A new nonprofit aims to provide a space for babies experiencing withdrawal

Maddie's Place's founder Tricia Hughes. - COURTESY PHOTO
Courtesy photo
Maddie's Place's founder Tricia Hughes.

A nonprofit nursery for babies recovering from substance withdrawal is set to open in Spokane later this year. The nursery, called Maddie's Place, has been in the works for several years. Founder Tricia Hughes says the project was inspired by deep personal experience.

In 2008 Tricia and her husband, Carey, adopted a 3-week-old baby named Maddie. It was immediately clear that something was wrong; the baby was shaking, vomiting and sweating profusely. She was also showing an aversion to noise and eye contact. Hughes took Maddie to a doctor, who confirmed that the baby was going through severe opiate withdrawal.

Over the next six months, Tricia learned to care for Maddie. She kept the baby in a tight wrap close to her body and worked to create a calm, nurturing environment. It was a difficult experience, but when Maddie recovered, Tricia was inspired to keep up the work.

Maddie was experiencing Neonatal Abstinence Syndrome, which is caused when a baby experiences withdrawal from drugs they were exposed to in the womb. The U.S Agency for Healthcare Research and Quality estimates that nearly 80 newborns a day are diagnosed with the syndrome.

"I realized there were more and more kids coming into care that looked like this as the opiate crisis just built," Tricia says.

Over the next decade, Tricia fostered several other babies going through withdrawal. The idea for Maddie's Place began to take shape when Carey suggested she consider expanding her efforts.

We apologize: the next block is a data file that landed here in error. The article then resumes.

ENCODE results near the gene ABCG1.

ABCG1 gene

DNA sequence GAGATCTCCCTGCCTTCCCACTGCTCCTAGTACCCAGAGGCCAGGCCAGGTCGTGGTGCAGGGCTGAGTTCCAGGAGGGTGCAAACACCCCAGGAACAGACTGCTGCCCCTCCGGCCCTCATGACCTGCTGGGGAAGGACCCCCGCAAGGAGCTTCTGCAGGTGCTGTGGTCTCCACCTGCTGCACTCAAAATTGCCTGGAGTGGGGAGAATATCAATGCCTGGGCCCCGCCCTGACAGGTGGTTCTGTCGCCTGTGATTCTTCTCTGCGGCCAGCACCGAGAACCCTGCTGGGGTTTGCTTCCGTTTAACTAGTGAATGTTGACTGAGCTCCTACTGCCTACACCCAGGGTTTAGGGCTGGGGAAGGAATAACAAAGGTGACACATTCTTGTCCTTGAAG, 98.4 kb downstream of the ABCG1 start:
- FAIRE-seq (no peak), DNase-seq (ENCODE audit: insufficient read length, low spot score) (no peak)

"My husband was like, 'We can't adopt them all, you can't do it by yourself, maybe you can teach other people to do what you're doing,'" Hughes laughs.

Infants going through substance withdrawal are typically discharged from the hospital within a couple days, Tricia says. With Maddie's Place, she hopes to provide an environment that can help support long-term recovery. The nursery will have a staff of nurses, social workers and volunteers to help families care for babies.

Construction for Maddie's Place is underway. The bright lights and noises of hospitals can be excruciating for newborns experiencing withdrawal, so Tricia is focusing on making the facility feel gentle and calming.

"We're going for like a home but with all the availability of medical care if you need it," she says.

Maddie's Place is planning for a soft launch on Nov. 1, with capacity for three babies and their families. The facility will fully open with capacity for 17 on March 1.

"We've just been overwhelmed with the support and generosity we've received for Maddie's Place," Hughes says. "We're so excited to get started." ♦